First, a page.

have been made. The committee should have gone by the rules of
baseball, and should not have tried to please everybody. The real issue
was dodged, and the effect will be noticed in the future. Still, as the
game has been ordered to be replnyed, it is to be hoped that the Stars
will on Sunday, try their luck against the Paias. There would be no
glory in playing the Paias, later on, when most of their best players
have departed for Honolulu. Maui wants clean sport of all sorts, and
the old saying: "Fair play is a jewel," goes in Hawaii, as well as
the end of the year, everything can
be finished off in very short order.
Rairing delays in the arrival of
bridge steel Superintendent Wil
liams expects to have the extension
finished by Februnry next.
The opening of the Haiku land for homesteading purposes, has re
sulted in bringing to Maui the best possible kind of settlers. White
Americans, who will, through their level headed work, improve living
conditions, and lift the standard of small farming, generally, are always
welcome to these islands. The extension of railroad will be a great
boon to the homesteaders, and nothing but prosperity can result.
Duke Kahauamoku will be back in Hawaii on September 11. It is
to be hoped that, by that time, a large sum of money will have been
subscribed toward his fund. Hawaii must not be behind hand in re
cognizing the skill of Duke. The lad deserves all that can possibly be
given him. He has represented Hawaii in a very worthy manner and
not only as an athlete, but as a gentlemen, he has made good.
It is impossible to get out a real newspaper when compositors are not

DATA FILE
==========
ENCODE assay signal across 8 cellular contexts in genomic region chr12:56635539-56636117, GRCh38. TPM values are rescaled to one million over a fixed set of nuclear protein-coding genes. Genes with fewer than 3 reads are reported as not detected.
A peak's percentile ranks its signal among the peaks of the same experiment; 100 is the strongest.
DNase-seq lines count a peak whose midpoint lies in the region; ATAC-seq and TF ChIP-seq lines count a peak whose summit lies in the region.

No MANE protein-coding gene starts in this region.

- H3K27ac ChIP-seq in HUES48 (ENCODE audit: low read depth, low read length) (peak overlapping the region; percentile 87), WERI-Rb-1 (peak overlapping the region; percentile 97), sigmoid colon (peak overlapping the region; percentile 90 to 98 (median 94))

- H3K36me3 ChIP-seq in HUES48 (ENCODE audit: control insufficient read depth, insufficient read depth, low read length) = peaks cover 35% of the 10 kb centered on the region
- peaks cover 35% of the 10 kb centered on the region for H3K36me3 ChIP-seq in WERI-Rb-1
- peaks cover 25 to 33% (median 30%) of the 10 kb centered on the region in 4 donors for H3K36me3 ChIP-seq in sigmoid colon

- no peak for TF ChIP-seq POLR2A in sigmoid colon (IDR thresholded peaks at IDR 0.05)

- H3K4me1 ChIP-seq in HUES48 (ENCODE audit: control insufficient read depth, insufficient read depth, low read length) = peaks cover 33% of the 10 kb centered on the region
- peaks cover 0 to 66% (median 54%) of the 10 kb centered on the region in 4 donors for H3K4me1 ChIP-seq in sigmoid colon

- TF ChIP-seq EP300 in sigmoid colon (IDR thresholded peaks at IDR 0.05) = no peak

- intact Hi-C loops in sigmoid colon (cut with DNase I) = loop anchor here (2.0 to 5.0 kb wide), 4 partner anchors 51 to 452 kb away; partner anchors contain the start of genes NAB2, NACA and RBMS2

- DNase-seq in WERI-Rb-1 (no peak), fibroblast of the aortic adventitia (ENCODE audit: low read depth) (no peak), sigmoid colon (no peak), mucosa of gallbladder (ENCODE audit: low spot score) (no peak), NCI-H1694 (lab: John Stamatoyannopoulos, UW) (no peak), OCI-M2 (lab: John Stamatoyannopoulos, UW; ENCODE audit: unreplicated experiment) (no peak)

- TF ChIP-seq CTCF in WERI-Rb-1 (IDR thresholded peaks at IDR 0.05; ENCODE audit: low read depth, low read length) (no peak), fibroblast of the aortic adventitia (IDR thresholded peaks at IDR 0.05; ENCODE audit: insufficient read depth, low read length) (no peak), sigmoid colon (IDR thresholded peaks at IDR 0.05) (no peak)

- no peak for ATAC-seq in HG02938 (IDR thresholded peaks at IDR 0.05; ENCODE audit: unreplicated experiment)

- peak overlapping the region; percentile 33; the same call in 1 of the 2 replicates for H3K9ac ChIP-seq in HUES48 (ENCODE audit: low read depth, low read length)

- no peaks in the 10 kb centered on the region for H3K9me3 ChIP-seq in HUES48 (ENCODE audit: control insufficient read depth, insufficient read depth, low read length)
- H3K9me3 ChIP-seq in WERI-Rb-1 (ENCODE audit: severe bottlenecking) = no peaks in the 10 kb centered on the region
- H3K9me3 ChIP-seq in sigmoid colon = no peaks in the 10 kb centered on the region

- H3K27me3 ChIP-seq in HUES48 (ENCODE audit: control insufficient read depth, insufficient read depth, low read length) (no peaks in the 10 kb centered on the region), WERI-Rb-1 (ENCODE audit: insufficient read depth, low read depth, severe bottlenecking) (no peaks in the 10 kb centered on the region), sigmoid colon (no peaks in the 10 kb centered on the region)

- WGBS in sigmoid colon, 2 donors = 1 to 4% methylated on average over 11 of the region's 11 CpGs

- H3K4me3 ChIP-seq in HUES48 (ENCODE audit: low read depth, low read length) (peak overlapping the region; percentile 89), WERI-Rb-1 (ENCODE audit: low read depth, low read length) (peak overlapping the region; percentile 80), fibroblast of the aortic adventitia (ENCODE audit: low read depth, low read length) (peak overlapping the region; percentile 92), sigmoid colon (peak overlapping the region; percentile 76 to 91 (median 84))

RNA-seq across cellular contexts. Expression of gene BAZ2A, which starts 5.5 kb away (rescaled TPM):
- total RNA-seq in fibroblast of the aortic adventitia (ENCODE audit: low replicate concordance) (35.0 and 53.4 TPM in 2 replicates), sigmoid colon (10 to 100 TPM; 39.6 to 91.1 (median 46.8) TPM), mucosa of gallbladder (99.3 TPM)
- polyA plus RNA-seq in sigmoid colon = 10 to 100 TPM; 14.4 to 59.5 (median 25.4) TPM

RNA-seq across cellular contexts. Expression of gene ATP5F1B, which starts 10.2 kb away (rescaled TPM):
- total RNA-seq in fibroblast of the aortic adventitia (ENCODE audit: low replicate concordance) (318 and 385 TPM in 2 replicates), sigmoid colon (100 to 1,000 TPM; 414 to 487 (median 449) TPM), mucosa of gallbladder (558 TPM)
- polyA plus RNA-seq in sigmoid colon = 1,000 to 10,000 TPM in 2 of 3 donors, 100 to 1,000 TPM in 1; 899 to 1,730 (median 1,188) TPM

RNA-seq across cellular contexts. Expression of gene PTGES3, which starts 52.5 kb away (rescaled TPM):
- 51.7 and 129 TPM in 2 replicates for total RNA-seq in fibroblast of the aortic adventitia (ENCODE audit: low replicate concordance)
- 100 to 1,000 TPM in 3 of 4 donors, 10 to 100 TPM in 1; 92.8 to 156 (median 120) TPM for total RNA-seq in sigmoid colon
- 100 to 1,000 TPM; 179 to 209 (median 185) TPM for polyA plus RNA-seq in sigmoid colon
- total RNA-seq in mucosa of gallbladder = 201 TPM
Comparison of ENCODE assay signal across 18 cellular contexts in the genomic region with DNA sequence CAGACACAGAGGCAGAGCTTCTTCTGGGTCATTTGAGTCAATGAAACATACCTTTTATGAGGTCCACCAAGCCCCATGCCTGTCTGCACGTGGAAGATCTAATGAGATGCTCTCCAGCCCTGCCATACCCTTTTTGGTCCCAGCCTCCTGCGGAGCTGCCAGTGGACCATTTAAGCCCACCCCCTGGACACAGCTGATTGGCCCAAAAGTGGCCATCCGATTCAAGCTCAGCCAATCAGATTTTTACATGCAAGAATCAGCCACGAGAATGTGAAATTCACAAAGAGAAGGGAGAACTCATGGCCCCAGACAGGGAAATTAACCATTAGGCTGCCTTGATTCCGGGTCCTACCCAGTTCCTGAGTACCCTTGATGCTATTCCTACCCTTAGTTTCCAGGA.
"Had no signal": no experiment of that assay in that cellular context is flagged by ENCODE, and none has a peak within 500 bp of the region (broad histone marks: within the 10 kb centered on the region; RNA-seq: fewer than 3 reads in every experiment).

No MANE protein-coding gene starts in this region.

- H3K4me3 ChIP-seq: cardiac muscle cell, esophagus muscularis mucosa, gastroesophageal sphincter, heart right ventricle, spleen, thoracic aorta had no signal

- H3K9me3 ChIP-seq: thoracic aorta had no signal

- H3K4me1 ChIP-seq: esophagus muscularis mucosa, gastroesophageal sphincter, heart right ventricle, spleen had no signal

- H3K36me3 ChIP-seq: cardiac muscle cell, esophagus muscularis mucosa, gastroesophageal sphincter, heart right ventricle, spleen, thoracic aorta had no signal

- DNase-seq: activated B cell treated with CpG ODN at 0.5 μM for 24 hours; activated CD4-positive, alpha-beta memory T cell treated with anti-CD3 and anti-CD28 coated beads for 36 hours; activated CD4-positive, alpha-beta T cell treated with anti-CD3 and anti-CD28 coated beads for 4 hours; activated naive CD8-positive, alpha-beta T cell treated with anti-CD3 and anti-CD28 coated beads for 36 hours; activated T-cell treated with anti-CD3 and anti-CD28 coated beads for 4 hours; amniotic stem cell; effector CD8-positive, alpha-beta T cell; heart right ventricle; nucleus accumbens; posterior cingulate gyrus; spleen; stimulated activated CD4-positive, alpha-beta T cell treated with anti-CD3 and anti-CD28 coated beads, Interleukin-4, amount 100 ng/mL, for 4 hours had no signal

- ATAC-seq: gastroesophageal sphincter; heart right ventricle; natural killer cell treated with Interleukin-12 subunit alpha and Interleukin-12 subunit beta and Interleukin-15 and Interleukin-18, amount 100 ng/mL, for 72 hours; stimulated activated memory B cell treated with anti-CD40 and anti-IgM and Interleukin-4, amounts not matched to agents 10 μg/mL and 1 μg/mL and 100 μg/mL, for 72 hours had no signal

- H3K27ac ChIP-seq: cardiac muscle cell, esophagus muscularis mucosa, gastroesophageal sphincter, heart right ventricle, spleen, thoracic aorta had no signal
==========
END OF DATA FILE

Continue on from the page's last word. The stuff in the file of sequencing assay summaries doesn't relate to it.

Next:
available. Maui has been raked in an attempt to get "type snatchers,"
but there was nothing doing. Honolulu compositors do not seem to
long for the pasture of the Wailuku printing world, and there is at
least one editor in these islands who is "up against it" good and hard.
The news that Emperor William, of Germany, is in very bad health,
is disturbing to his loyal subjects all over the world. Hawaii holds
many Germans, and a betttr class of citizens could not be imagined.
Should the worst come to pass, the sympathy of all the different nation
alities residing in Hawaii, will be extended to their German brothers.
The slate made up by the Honolulu Democrats is a peculiar mixture.
There are good men of the Petrie, MeCkllan, Jarrett type on the list,
but there are some impossible candidates mentioned also. However, it
does not matter much, as the Republican steam roller will be at work
Railroad to Haiku -
Will Be Big Boon
(Continued from page I.)
proud of tlit extension of the Kahu
lui Uailroad Company' track. lie
is responsible for every detail of the
scheme and, when it is remembered
that one part of the job is the bridg
ing of Maliko gulch, it will le nuili